I spent quite a while trying to find a surface texture that I liked. In the end, I arrived at one of my favorite drawing papers. If, like me, you decide to scan in your own physical texture, make sure to do so at a fairly high resolution—and I mean something ridiculous like 1200dpi. It sounds like a lot, but trust me, it’s worth it when you can apply it to a large painting without having to worry about the image looking too much like a set of tiles. I lightly scrubbed over the entire sheet with a pencil to make the details of the surface texture easier to pick up in the scanner.
Step 2: Creating a Seamless Texture
Once we have a texture picked out, we need to convert it into a seamless PAT file. Not only will this allow the texture to be used in things like texture overlays, it also lets us incorporate the texture into our brushes. More on that later.
The process of creating a seamless texture seems a bit daunting at first, but it’s not particularly complicated once you get the hang of it. That said, it is a bit involved, so for the sake of brevity I’ll forgo describing the process here. I used the following tutorials to walk myself through the process. It can take a bit of trial and error, and not every texture is well-suited to the process, but it’s easy enough with practice and well worth the effort.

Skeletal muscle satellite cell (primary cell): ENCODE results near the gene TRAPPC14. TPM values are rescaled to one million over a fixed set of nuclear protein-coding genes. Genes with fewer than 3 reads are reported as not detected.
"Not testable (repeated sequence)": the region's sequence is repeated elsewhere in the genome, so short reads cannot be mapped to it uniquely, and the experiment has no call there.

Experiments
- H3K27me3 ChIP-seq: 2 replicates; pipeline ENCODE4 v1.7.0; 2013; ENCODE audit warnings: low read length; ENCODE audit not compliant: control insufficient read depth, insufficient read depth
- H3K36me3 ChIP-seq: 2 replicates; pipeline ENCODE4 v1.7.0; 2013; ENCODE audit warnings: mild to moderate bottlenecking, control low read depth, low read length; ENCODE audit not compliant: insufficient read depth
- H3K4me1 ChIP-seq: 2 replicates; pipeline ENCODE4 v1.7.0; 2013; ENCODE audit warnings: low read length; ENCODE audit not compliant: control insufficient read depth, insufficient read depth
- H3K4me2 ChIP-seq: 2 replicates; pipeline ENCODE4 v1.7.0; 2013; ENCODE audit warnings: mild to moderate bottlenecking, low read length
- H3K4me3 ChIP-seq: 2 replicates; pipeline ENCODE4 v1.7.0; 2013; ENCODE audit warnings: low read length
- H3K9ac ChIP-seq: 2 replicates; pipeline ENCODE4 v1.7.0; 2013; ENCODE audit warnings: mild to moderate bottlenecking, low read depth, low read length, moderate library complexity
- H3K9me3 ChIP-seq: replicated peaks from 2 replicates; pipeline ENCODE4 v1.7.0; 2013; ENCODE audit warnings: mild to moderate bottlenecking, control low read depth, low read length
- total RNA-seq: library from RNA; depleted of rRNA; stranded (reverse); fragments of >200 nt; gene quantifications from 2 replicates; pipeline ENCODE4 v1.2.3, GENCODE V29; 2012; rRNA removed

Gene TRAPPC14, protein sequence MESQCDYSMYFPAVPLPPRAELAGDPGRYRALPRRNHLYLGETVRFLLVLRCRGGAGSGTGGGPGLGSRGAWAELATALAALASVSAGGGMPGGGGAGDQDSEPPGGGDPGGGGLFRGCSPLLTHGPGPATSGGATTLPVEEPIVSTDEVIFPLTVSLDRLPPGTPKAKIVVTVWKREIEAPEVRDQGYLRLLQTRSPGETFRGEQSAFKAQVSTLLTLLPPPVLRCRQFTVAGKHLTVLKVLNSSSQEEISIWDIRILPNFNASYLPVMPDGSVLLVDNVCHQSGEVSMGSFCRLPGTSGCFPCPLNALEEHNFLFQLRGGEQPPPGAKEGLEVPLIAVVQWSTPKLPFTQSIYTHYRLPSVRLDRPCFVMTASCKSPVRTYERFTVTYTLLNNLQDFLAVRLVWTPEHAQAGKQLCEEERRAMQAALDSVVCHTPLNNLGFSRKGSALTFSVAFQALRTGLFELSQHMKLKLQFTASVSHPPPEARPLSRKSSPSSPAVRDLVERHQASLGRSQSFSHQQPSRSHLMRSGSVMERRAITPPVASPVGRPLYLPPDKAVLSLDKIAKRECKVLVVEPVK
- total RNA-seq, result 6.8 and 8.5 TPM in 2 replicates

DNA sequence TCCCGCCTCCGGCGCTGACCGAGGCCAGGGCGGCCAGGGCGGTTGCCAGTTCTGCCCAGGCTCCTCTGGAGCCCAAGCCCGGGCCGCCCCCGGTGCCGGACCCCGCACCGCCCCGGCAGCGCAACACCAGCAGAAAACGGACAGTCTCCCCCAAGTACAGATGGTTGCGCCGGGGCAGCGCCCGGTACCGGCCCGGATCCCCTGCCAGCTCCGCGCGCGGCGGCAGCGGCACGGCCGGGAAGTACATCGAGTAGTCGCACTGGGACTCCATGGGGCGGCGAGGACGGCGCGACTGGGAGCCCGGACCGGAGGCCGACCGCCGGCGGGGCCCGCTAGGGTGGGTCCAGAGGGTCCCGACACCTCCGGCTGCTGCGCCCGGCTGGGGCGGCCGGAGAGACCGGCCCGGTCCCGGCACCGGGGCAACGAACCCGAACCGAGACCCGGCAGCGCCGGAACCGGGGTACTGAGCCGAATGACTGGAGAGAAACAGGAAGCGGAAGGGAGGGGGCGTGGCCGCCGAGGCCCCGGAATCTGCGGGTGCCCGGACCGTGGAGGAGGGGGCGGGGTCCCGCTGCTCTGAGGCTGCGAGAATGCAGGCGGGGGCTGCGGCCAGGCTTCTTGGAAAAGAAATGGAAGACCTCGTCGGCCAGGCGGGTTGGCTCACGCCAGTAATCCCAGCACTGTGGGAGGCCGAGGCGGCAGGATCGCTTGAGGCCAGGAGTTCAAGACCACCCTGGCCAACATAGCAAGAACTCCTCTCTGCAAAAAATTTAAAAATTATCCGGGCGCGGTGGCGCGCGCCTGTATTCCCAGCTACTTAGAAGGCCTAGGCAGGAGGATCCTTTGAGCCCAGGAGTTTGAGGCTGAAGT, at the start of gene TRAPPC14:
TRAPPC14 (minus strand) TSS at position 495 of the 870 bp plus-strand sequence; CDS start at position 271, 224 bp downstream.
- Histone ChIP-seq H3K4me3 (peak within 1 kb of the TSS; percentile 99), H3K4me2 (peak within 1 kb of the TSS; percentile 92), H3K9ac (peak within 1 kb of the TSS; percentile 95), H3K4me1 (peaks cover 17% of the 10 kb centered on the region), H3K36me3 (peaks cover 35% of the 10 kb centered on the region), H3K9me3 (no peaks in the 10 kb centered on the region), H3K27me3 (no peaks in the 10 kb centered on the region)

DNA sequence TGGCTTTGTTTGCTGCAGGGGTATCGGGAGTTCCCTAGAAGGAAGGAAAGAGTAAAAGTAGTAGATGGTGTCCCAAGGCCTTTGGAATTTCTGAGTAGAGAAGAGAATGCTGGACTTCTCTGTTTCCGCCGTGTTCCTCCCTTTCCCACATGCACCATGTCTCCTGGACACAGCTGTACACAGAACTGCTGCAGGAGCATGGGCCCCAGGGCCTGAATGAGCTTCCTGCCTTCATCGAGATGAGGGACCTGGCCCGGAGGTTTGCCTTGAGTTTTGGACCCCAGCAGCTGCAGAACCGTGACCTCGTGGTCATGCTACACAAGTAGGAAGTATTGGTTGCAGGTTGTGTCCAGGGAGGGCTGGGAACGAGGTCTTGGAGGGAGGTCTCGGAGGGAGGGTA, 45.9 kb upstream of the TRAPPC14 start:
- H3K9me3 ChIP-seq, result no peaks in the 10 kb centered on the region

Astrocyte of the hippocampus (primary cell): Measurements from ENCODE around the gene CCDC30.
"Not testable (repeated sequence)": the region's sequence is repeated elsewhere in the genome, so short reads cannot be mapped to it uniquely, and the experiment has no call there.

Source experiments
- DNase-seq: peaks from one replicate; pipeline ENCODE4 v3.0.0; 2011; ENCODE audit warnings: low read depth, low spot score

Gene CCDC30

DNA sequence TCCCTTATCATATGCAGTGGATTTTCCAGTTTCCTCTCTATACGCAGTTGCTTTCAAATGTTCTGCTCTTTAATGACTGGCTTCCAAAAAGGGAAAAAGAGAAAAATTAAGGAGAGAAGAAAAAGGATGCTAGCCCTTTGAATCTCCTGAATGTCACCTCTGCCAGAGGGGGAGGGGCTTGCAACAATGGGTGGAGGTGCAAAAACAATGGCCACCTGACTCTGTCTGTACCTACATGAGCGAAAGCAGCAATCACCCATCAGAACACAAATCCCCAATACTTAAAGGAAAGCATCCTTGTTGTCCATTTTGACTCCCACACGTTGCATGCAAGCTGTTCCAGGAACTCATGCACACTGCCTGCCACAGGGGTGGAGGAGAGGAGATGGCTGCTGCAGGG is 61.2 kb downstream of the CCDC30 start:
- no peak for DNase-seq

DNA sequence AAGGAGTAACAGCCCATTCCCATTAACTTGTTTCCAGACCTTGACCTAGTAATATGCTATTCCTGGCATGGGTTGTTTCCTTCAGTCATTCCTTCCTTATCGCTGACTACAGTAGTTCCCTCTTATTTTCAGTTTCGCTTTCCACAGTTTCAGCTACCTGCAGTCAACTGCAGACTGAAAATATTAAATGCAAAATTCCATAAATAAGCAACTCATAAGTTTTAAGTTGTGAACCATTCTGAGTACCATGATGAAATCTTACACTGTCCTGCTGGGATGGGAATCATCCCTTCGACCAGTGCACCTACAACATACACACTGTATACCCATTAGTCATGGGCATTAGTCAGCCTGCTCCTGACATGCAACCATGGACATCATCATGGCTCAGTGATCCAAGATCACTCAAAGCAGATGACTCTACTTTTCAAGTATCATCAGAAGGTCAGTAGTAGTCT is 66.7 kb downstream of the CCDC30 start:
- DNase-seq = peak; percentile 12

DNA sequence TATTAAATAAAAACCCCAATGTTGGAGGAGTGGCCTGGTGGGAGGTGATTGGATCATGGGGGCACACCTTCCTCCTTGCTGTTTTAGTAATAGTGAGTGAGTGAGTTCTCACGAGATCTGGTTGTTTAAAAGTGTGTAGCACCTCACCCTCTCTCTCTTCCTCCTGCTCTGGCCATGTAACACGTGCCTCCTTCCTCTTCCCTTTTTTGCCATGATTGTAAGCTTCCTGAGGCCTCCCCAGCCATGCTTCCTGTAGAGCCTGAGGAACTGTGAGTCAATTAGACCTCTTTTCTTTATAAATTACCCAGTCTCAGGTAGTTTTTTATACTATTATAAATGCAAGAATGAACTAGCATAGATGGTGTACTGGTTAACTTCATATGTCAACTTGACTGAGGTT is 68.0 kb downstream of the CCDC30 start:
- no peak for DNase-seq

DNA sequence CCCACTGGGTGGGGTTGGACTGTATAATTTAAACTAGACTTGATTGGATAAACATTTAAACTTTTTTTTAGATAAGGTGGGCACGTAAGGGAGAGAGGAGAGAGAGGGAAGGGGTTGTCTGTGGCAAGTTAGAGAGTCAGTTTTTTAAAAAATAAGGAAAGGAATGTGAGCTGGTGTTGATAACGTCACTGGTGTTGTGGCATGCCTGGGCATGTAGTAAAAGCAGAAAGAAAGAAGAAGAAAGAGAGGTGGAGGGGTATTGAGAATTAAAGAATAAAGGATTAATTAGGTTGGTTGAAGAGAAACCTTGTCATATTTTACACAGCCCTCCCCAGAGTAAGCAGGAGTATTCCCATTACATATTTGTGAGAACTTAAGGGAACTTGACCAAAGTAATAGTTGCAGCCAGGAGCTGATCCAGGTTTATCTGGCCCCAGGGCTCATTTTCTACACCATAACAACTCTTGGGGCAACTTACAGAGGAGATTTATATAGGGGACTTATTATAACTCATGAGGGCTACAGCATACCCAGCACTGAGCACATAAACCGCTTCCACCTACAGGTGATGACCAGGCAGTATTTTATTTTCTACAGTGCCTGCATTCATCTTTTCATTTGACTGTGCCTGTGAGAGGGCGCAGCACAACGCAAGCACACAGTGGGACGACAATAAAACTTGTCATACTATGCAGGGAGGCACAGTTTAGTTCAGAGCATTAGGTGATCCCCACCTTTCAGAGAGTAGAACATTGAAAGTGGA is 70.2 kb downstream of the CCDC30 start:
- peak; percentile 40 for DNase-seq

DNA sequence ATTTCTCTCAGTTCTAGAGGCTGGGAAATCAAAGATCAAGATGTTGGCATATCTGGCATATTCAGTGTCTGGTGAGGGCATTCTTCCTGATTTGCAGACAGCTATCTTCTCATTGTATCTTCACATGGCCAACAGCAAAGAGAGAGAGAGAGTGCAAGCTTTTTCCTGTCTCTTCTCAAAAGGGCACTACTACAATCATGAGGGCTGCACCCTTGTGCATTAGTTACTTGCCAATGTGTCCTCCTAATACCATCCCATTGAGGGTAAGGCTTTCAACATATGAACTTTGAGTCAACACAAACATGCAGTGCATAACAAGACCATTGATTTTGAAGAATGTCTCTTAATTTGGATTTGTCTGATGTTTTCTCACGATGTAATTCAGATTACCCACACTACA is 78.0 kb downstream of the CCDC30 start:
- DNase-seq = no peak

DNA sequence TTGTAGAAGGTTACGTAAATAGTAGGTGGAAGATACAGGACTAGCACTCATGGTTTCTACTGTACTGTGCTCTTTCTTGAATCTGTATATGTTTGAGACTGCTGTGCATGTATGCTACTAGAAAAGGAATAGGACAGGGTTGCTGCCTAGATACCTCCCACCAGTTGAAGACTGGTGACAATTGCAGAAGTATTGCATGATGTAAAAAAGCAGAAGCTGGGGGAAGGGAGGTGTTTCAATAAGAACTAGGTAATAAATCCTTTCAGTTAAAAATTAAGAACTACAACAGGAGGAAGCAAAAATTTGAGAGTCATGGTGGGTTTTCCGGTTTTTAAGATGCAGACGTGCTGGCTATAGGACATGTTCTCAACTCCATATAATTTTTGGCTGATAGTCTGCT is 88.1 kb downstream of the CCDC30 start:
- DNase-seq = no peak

Step 3: Pattern Overlay
Alright, now we have our PAT file. The next step is to create a ‘Pattern Overlay’. Create a new layer at the top of your Photoshop document, and look to the bottom of the Layers menu. Click on the ‘fx’ button, which brings up the ‘Layer Styles’ dropdown menu. Select the option for ‘Pattern Overlay.’
This will bring up another menu, predictably titled ‘Pattern Overlay.’ Select the pattern thumbnail in the center, and then follow the menus below to the ‘Load Pattern’ option. This is where we’ll bring in the PAT file we just created.
Click ‘OK’ and……nothing happens! But worry not, it’s all according to the master plan. Layer Styles like this are masked by default. The texture will appear wherever you paint within the layer. Since we want a texture over the entire surface, go ahead and fill the entire layer with black and hey presto, we have our texture!